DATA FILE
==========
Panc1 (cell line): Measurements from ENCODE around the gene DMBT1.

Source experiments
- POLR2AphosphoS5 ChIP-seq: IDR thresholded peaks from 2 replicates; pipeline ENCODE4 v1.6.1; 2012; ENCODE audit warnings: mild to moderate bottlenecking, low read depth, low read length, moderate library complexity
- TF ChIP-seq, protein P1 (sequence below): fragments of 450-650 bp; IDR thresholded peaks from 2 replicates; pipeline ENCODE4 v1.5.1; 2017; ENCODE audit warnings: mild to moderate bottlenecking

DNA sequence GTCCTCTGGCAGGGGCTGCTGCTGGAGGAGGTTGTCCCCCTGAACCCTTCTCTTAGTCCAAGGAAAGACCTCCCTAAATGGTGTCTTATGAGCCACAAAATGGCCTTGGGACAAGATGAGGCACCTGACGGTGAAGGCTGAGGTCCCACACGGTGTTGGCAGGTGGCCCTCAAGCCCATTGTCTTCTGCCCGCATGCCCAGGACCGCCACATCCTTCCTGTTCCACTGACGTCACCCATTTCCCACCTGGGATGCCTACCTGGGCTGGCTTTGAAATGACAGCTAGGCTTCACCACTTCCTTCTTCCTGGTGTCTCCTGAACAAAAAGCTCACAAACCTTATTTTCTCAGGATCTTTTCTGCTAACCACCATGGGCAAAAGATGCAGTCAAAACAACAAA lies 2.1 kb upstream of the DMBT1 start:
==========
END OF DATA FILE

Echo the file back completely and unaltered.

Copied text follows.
Panc1 (cell line): Measurements from ENCODE around the gene DMBT1.

Source experiments
- POLR2AphosphoS5 ChIP-seq: IDR thresholded peaks from 2 replicates; pipeline ENCODE4 v1.6.1; 2012; ENCODE audit warnings: mild to moderate bottlenecking, low read depth, low read length, moderate library complexity
- TF ChIP-seq, protein P1 (sequence below): fragments of 450-650 bp; IDR thresholded peaks from 2 replicates; pipeline ENCODE4 v1.5.1; 2017; ENCODE audit warnings: mild to moderate bottlenecking

DNA sequence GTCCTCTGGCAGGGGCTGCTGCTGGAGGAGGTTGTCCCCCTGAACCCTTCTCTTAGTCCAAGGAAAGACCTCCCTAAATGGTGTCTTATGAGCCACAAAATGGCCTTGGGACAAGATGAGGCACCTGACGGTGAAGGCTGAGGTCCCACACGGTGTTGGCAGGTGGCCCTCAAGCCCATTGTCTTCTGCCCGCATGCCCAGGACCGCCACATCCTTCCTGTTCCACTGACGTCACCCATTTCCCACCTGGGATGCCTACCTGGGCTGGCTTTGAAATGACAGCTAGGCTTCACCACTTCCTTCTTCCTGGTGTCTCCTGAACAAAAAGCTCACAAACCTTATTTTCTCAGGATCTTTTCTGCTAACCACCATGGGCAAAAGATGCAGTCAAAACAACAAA lies 2.1 kb upstream of the DMBT1 start: